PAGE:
RV solar panels need to be grounded. Otherwise, when you connect to shore power the electricity running through your RV can shock you whenever you touch an appliance.
Every type of RV electrical system must be grounded. A solar system is no different.
Do You Need a Combiner Box for Solar Panels?
Depending on your setup, you may not need a combiner box – but it may still be a good idea.
Remember that the box not only serves to tightly join the output cables of your solar panels but also serves to seal off the roof penetration which is incredibly important to prevent RV roof leaks.
Even if you have a simple solar system, spending a modest amount on a combiner box designed for small or medium-sized systems can offer excellent protection for the wiring and connections on your expensive solar system – and for your considerably more expensive RV.
Alternatively, if you’re planning a larger solar system, the combiner box linked below is a waterproof 4-string combiner box with lots of protection including lightning arrest, a 10a fuse, reverse-current protection, and circuit breakers.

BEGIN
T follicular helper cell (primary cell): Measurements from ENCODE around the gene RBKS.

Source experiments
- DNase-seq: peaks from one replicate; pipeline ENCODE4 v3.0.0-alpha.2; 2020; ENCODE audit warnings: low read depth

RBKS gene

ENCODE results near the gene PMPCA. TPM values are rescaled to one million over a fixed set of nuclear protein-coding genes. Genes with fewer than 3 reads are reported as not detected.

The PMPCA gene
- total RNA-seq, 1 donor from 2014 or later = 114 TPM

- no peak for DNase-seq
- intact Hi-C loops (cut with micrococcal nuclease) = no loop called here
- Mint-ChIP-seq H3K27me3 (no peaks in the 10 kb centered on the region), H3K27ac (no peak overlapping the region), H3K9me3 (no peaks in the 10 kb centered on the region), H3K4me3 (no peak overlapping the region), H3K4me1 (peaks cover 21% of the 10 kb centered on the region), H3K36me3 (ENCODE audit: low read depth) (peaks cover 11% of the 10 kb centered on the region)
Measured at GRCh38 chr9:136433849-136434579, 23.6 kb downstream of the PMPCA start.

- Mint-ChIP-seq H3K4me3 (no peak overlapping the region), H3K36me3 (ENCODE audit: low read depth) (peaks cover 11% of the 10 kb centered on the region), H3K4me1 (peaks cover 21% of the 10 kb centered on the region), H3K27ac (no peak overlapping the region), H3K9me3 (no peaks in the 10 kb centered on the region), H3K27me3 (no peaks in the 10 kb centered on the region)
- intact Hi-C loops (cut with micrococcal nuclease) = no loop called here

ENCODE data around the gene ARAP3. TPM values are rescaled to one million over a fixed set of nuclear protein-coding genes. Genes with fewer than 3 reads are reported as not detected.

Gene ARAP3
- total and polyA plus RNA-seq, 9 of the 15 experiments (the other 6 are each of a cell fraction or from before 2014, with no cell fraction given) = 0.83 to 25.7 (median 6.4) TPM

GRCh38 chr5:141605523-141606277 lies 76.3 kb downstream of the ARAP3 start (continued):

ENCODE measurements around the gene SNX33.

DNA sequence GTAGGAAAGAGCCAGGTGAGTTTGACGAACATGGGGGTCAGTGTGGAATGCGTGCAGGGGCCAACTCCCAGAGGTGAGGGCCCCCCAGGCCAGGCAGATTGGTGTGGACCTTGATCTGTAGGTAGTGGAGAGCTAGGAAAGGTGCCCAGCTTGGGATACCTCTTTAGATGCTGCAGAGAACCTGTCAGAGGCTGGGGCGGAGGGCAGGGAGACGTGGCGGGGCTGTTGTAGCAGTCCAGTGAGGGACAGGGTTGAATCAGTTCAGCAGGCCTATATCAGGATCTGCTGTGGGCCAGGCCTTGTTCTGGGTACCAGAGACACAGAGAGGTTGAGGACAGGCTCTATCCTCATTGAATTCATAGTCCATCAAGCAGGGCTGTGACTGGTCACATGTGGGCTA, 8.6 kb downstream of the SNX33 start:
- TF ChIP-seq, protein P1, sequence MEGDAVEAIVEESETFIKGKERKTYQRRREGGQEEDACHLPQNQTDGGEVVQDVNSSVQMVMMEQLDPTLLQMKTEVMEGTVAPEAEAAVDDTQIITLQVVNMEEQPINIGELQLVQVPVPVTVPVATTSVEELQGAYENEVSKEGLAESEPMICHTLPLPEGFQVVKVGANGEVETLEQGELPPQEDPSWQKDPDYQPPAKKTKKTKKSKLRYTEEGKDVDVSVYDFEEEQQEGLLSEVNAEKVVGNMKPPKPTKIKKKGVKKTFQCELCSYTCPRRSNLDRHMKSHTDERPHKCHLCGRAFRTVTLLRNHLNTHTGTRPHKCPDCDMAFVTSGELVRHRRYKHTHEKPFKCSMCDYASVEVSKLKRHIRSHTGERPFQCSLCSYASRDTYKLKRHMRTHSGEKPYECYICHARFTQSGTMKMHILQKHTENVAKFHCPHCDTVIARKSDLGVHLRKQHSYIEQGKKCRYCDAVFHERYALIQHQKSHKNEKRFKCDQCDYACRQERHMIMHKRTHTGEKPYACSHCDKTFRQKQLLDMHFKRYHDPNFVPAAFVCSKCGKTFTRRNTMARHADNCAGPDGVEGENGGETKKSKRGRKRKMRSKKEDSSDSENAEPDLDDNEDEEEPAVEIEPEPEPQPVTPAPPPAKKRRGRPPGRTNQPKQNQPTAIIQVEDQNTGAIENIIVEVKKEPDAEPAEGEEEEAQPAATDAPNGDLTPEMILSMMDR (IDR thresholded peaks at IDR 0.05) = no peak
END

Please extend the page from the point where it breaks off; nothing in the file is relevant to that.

With this model, you could combine up to 4 solar panels wired into the box’s bus with the wires that run through the roof and into your charge controller (as long as the current and voltage of a single panel don’t exceed the rated maximums).
This not only makes the appropriate connections securely, but it also provides protection to your system as well as to your RV roof.
- With 10A fuse and lighting arreste,lighting protection,reverse-current protecting,rain proof
- Plug and play,pre-connected cable, very sturdy organized box to combine your solar panels, make your solar panel system connction easier
Just Getting Started with Solar?
Especially important is our post on the RV solar charge controller.
If you’d like to dive a little deeper, in the video below John explains our 1,300-watt RV solar system that combines rigid and flexible panels and uses power tilt kits from SolaRVector.